Amazon expands physical footprint with bigger cashier-less grocery shop

SEATTLE (Reuters) – Inc (AMZN.O) is bringing its cashier-less store technology to a larger stage.

The world’s biggest online retailer on Tuesday is set to open ‘Amazon Go Grocery,’ a store in Seattle’s Capitol Hill with four times the shopping space as the first cashier-less location it opened to the public in January 2018. The concept targets customers in residential neighborhoods rather than office workers, whom the smaller Amazon Go convenience stores serve.

The new format reflects Amazon’s ambitions to capture more of shoppers’ weekly spend through groceries, increasing competition with national players Kroger (KR.N), Albertsons and others. The company, once famous for selling books online, was long rumored to be working on a new chain of physical grocery stores that would cater to a more diverse set of tastes than up-market Whole Foods, which it acquired in 2017.

As with Amazon’s convenience stores, customers scan an ‘Amazon Go’ smartphone app on a gated turnstile to enter and start shopping. Hundreds of ceiling cameras and shelf weight censors ascertain what customers add to their carts, and their on-file credit cards are billed once they leave the store – no cashiers or checkout lines necessary.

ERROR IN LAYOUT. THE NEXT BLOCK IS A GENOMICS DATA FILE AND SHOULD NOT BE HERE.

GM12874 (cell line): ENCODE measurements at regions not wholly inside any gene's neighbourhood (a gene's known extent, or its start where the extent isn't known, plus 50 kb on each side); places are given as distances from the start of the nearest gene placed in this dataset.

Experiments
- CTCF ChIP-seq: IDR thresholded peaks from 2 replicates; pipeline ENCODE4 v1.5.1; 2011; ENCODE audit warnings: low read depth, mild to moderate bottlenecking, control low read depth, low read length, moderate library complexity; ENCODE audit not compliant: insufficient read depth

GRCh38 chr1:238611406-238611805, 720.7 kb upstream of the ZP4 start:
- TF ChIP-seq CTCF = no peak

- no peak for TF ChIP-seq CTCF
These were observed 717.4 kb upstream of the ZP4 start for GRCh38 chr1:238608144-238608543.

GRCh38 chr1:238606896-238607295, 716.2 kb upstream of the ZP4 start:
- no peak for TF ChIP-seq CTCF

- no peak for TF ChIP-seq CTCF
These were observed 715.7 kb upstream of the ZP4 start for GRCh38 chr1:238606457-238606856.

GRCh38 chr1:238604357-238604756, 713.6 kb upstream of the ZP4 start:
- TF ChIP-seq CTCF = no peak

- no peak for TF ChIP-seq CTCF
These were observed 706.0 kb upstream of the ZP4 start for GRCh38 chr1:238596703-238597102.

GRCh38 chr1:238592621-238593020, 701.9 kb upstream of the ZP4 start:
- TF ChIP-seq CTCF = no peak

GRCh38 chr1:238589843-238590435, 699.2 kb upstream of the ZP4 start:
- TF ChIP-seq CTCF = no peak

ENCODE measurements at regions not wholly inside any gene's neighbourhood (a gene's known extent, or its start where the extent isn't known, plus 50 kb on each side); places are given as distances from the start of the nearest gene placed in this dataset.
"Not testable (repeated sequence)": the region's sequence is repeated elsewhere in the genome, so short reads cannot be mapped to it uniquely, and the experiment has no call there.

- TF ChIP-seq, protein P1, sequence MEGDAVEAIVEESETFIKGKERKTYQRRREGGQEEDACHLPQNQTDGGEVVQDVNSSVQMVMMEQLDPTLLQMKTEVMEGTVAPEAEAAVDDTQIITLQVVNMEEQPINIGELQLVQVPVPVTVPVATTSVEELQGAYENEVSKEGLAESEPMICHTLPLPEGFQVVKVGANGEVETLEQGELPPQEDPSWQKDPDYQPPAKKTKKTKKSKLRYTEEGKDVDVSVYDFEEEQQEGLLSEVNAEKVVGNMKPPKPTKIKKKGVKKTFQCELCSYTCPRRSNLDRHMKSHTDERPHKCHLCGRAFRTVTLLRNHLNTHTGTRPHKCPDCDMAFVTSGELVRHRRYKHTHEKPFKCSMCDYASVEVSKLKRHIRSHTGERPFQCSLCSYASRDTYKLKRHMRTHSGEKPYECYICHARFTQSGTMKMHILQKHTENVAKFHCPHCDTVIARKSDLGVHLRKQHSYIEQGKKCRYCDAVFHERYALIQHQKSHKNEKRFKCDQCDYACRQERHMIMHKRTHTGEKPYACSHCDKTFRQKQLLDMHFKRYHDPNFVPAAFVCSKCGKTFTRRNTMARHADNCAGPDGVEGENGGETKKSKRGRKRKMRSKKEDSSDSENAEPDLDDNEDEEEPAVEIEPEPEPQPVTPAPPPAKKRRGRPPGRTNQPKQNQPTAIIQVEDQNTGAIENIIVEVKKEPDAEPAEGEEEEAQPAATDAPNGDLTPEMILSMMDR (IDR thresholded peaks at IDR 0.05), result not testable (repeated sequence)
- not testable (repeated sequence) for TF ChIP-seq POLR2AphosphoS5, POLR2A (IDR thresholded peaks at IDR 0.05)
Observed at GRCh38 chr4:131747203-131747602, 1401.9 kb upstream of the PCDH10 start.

If a shopper puts an item back on the shelf after looking at it, Amazon removes the product from his or her virtual basket.

That was a major technical challenge to address in the new format, which includes produce priced per item from Whole Foods’ suppliers, as well as baked goods, fresh meat and seafood. Amazon trained its technology to manage how shoppers inspect the fruit they buy, said Dilip Kumar, the company’s vice president of physical retail and technology.

“There’s a lot more interaction that tends to happen” with produce than a can of Coke, Kumar said.

The new format is not the same as a full-fledged supermarket; for instance, it has fresh cold cuts in packages but not a deli or seafood counter, as at other grocers where associates offer expansive selections of items.

How much Amazon was saving on cashier labor, versus spending on cameras that underpin its technology, was unclear. The company said it hired “several dozen associates” for the location, who interact with shoppers and re-stock shelves.

Amazon will not fulfill customer orders out of the Seattle store, it said.

Asked whether the format represented a more profitable grocery model, Kumar said, “Our goal is to be able to figure out how to be relevant for customers in whichever neighborhood that we’re in. If we do a good job, good things happen. If we don’t, we course-correct.”

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